Tactical Advance to Battle (TAB)

Tabbing – Going the Distance


Most elite military units have some obscure term to describe marching with combat equipment. The infantry, in particular light infantry, bear the brunt of ‘foot slogging’. After Marius’ reforms Roman legionnaires were know as Marius’ Mules because of the amount of gear that they had to carry. Little has changed over the centuries.  The gear may have modernised but it still needs to be ‘humped’ from A to B. In the British Army most talk of doing ‘battle marches’.  The Royal Marines Commandos call their equivalent ‘yomping’.  Others call them ‘load carries’.


The Parachute Regiment calls it ‘tabbing’.  The term comes from WW2 vernacular when British Airborne troops referred to it as a Tactical Advance to Battle – a TAB.  In essence this meant leaving the dropping zone and assembling into formed sub-units and units and advancing with full kit as rapidly as possible to seize an objective and make contact with the enemy.  A very high standard of fitness and endurance was required to carry these loads.


In the modern day Parachute Regiment tabbing is an essential element to honing fitness and to a large extent has lost its tactical element.  As a vehicle to developing fitness in an individual and a body of soldiers the activity concentrates on speed and keeping everyone together.  During the Parachute Regiment’s Pre-Parachute Selection  10 mile test a recruit was expected to run and speed march with a 40lb bergen (back pack), rifle and belt order and complete the distance over hills in under 2 hours to pass. If the recruit was to gain the full ten points for the test it had to be completed in under 1 hour 45 minutes.  Speed and going the distance were the key to this type of loaded speed marching. Tabbing is the bread and butter of the Parachute Regiment.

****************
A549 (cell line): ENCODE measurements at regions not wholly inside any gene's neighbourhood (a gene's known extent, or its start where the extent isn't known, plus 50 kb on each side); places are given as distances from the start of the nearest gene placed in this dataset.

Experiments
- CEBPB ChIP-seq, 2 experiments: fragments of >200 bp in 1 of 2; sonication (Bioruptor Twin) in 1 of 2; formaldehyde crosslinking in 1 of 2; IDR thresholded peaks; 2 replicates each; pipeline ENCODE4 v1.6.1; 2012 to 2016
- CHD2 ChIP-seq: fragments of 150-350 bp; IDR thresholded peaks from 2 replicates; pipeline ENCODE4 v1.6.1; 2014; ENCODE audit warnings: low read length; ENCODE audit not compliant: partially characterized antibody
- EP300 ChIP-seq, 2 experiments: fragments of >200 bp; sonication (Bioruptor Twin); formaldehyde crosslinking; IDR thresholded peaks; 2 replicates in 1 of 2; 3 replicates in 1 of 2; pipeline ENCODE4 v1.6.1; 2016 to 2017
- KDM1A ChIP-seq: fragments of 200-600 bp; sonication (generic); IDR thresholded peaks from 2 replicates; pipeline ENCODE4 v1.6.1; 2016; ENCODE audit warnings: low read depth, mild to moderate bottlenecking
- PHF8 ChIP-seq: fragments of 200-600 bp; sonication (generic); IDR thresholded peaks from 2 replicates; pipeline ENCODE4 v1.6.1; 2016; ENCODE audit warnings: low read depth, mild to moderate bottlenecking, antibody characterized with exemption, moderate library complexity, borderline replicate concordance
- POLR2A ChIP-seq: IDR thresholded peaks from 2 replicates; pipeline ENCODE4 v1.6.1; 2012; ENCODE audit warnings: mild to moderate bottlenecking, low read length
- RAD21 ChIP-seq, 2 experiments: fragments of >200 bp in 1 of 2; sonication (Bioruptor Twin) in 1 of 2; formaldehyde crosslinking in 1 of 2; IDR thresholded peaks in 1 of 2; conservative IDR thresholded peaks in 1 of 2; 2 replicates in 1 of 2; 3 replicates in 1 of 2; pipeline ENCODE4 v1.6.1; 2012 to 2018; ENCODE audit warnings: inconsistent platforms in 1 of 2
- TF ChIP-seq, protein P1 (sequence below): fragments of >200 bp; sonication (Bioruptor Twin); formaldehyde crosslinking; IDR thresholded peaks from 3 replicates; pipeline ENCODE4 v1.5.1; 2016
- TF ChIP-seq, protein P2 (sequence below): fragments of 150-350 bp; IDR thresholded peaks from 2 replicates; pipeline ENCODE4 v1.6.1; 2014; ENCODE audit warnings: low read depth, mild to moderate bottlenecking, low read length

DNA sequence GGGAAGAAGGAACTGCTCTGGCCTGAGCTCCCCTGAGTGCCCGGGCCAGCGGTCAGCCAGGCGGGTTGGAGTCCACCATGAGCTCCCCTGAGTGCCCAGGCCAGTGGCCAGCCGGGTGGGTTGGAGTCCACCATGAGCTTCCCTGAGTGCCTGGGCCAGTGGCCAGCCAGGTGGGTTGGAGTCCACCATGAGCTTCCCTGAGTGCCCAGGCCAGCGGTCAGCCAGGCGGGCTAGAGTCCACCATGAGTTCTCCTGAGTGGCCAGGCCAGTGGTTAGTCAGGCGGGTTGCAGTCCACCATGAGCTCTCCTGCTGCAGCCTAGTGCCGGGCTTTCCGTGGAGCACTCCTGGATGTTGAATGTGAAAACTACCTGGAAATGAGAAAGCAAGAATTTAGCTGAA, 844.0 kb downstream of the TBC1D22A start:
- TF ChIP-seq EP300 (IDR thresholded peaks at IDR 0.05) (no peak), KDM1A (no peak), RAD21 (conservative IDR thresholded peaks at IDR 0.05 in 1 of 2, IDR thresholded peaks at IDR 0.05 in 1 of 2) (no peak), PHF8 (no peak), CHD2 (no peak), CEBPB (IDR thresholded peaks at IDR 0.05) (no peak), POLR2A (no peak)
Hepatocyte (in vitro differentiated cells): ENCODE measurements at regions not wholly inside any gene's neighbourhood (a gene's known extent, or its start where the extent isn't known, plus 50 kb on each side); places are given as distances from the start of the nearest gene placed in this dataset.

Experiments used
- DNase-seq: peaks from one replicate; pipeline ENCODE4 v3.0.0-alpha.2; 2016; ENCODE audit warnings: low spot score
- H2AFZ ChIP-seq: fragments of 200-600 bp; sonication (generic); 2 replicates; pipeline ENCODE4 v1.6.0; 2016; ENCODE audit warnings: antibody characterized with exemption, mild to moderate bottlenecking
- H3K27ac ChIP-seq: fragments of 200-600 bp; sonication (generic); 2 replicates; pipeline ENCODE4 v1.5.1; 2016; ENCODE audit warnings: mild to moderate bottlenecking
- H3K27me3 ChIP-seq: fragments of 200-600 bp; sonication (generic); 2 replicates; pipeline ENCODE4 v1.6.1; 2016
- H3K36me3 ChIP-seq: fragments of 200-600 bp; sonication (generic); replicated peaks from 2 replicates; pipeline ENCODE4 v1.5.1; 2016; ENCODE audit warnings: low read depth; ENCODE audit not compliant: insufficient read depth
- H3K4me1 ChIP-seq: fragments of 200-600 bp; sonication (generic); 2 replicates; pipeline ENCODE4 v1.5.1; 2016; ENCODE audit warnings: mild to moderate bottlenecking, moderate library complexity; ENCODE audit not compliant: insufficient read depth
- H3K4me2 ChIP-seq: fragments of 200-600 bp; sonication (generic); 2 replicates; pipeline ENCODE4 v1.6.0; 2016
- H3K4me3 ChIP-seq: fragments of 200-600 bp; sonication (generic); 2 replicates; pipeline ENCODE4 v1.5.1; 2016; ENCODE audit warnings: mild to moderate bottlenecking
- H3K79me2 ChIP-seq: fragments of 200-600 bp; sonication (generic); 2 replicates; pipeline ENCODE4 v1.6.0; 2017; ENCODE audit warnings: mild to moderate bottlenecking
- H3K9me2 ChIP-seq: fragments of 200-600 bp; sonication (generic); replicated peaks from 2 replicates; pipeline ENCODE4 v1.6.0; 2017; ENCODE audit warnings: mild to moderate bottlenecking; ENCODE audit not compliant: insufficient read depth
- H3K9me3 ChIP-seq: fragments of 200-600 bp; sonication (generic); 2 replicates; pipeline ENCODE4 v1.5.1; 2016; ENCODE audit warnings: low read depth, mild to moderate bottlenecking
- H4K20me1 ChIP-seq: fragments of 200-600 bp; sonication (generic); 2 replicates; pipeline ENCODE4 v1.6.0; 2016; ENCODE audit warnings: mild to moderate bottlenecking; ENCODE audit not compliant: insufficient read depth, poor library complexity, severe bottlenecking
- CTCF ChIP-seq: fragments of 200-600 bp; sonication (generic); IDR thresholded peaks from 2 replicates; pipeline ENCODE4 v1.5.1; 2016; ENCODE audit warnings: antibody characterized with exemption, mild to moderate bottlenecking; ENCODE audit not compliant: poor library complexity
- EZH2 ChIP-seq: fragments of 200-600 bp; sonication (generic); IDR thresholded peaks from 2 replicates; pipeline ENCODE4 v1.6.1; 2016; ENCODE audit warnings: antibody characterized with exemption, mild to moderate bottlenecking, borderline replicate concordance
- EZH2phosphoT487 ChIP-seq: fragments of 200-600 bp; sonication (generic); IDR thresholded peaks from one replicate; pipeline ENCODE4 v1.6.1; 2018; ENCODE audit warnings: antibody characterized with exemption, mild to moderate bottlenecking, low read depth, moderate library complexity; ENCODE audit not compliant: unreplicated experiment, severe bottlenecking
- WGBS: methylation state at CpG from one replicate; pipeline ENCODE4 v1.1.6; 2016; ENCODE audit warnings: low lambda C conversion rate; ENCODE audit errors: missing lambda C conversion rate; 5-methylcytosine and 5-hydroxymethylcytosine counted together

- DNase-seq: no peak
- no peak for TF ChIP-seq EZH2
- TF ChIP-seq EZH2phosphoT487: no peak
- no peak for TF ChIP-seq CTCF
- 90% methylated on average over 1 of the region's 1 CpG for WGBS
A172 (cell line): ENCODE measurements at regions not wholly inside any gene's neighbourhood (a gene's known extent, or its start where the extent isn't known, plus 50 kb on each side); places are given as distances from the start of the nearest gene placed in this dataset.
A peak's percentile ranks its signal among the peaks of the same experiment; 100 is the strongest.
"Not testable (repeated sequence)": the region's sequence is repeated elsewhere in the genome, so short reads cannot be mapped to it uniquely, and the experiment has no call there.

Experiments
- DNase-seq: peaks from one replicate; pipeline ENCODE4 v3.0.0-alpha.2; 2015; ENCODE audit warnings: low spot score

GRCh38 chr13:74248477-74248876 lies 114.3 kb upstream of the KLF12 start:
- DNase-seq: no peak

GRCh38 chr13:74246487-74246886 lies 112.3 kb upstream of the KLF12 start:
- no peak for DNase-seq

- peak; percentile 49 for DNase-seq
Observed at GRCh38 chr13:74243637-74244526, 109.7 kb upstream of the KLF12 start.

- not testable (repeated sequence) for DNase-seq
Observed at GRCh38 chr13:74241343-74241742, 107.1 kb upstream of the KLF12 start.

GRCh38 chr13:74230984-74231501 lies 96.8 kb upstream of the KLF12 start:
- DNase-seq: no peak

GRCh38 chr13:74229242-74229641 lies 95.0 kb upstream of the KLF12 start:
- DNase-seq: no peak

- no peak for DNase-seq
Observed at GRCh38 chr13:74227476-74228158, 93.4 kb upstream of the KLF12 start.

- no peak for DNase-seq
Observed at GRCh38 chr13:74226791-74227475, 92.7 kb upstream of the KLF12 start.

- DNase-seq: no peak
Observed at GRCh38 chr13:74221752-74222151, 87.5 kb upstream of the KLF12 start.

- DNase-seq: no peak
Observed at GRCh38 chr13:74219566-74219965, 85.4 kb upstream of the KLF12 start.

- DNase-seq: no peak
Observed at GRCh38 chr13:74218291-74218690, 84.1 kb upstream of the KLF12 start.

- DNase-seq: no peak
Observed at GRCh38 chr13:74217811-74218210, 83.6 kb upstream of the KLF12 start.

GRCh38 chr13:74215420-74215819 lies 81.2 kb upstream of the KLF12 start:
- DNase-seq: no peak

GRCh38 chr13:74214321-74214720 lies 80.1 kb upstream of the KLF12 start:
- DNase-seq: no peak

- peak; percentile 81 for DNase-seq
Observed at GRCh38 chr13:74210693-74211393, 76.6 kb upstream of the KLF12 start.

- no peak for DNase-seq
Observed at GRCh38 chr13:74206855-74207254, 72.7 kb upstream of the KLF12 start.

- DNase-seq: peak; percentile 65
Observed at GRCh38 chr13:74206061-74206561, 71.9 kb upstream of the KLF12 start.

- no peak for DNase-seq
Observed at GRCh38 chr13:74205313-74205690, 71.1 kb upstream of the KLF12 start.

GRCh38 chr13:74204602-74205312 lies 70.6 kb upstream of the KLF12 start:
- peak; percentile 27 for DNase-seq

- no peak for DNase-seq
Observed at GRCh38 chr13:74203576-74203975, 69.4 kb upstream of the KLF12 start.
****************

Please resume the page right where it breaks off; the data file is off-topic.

Tabbing and yomping were tested to the full in the Falklands War where a lack of helicopters and all terrain vehicles meant that men of the Parachute Regiment and Royal Marines Commandos had to carry loads well in excess of 100 lbs as they advanced across the boggy and broken ground of East Falkland to attack Argentinian forces dug into the mountains surrounding Port Stanley.


The term has now more generally become associated with any load carry over any distance, even when it’s for fun, at which point it becomes a gambol –  ‘an act of running and jumping around playfully’. In 2014 a band of former Parachute Regiment commanding officers formed a hiking group called The Fools, as in Fools on the Hills. They plan 7-14 day hiking trips called ‘gambols’, frolicking across the best of Europe’s mountain ranges. Tabbing4Fun is an evolution of The Fools.

Miloš Stanković MBE MCIArb (Mediation)

Bio: milostankovic.com

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